According to information furnished by the Delegación del Gobierno, the 70 immigrants’ arrival at the Isla de Tierra occurred in two cycles. The first one, at 5:10 am, the same time where a ‘group assault’ against the Melilla border fence was registered, and the Guardia Civil and the Moroccan security forces repelled the 60 immigrants participating. Therefore, nobody managed to pass, in contrast to what was happening at the Isla de Tierra, where a second group of sub-Saharans arrived ten minutes later.
All in all, 68 ‘sans-papiers’ have managed to enter into Spain through this rock. At this time, few more details are known, only that there are three minors among them and 17 women. All of them remain on the Isla de Tierra, like also those 13 who arrived on Wednesday, who received health assistance on Friday through the Spanish military, which is stationed on the Peñón de Alhucemas, a few yards away. That day food, water, refreshments and blankets were also brought, as humanitarian aid.
Some hours earlier, on Thursday night, a military helicopter transported a group of six immigrants to Melilla, who had arrived with the immigrants at the Isla de Tierra early on Wednesday. More precisely, they were three babies, between 8 months and 2 years old, and three women, two of them mothers of the children, and one of them in an advanced stage of pregnancy. That same night they were received at the Melilla CETI [Centro de Estancia (= stay) Temporal de Inmigrantes].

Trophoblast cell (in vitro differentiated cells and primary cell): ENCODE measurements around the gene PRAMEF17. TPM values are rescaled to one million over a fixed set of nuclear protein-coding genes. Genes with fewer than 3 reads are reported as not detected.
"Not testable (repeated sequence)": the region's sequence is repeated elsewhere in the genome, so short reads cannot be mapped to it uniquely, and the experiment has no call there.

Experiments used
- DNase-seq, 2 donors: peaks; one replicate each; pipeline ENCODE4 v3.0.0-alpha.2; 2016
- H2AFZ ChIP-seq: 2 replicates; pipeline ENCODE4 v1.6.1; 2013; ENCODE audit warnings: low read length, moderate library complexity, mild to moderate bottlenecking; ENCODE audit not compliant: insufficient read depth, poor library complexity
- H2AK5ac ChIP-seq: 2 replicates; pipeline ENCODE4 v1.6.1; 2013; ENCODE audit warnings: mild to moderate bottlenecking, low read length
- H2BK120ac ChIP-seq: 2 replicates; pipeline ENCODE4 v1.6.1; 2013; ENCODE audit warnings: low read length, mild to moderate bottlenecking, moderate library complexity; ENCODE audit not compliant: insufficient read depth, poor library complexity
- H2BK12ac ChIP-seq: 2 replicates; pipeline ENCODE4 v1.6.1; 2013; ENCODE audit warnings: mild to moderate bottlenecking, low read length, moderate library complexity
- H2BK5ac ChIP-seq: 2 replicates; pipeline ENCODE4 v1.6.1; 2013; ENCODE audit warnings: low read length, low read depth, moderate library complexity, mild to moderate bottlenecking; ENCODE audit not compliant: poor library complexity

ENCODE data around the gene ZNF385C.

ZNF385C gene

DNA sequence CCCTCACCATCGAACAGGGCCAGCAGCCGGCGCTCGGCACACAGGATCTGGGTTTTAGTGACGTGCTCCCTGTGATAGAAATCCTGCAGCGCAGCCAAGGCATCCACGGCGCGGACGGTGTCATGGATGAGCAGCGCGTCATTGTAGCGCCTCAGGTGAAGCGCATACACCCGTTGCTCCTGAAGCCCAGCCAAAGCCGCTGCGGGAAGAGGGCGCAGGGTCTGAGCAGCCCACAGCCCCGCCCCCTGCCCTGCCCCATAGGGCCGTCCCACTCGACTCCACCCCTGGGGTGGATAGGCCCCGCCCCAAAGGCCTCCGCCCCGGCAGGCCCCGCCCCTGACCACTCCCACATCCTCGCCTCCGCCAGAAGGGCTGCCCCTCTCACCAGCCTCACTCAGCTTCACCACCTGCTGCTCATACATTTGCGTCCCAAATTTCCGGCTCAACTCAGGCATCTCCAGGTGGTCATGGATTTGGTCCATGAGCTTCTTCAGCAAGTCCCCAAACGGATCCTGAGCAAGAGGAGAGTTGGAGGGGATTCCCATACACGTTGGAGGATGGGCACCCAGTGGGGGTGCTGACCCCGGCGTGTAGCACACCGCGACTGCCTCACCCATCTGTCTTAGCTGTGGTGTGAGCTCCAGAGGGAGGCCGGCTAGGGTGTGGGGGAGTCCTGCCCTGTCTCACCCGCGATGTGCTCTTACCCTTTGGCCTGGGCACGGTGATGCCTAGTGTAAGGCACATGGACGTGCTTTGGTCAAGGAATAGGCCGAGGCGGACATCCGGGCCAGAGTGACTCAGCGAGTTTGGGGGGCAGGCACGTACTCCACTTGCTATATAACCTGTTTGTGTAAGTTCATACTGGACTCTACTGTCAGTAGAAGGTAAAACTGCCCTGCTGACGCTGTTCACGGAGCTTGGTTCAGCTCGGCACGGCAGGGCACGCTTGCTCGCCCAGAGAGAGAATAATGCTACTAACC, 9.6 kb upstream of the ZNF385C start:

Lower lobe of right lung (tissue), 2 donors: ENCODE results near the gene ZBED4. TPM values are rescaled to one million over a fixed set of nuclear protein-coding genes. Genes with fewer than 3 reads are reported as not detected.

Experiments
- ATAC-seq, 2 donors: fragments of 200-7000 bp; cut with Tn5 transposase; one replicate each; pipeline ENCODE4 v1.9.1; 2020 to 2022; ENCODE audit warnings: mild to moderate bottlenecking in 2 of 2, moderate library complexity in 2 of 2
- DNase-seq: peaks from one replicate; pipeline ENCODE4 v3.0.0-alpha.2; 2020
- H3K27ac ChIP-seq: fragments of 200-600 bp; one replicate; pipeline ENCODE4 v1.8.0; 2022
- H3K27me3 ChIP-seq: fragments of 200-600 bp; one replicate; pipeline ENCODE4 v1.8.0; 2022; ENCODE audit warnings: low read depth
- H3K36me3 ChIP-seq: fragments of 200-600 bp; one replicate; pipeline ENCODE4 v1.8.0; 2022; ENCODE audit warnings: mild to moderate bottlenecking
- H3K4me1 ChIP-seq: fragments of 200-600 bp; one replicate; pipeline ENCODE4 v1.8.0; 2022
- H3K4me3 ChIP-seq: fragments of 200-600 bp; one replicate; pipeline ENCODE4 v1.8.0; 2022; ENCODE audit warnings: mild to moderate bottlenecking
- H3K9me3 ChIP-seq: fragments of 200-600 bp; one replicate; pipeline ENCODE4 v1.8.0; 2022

The government’s delegate, Abdelmalik El Barkani, said in a press communiqué that the situation with the Isla de Tierra goes is ‘delicate’, since the first 19 sub-Saharans arrived on Wednesday. According to his opinion, the prospect presenting itself now, when this tiny Spanish island is subject to an important immigration pressure, ‘raises the necessity of coordinating an immigration policy that will manage to abort the mafias’ business and involve to a larger extent the European Union’.
This message is in context to the one issued on Thursday, when he warned that the Spanish islands and rocks cannot transform themselves into ‘an airlift’ for immigrants. He also indicated that the government would not give in to the mafias’ ‘blackmail’, to permit new ways for irregular immigration.
Otherwise, the Salvamar Gadir vessel, of Salvamento Marítimo [maritime rescue], rescued this morning five sub-Saharan men who were floating on a raft, seven [nautical] miles off Ceuta.
According to information provided to Efe [news agency] by police sources, the rescue of the sub-Saharans was complicated, because when the Salvamar Gadir arrived at the spot indicated after the first report, they were not there, so they combed through the area without success, until the hint from a freighter led them to them, in order to take them to the port.
The five immigrants, all of them full-grown, are in a good state of health. That is why they were taken to the Centro de Estancia Temporal de Inmigrantes (CETI), after having been examined at the sports haven by the Red Cross and their identity being registered.
The immigrants tried to reach the [Iberian] peninsula on board a beach raft with oars and life jackets, although they lost their way and were sailing off course until rescued.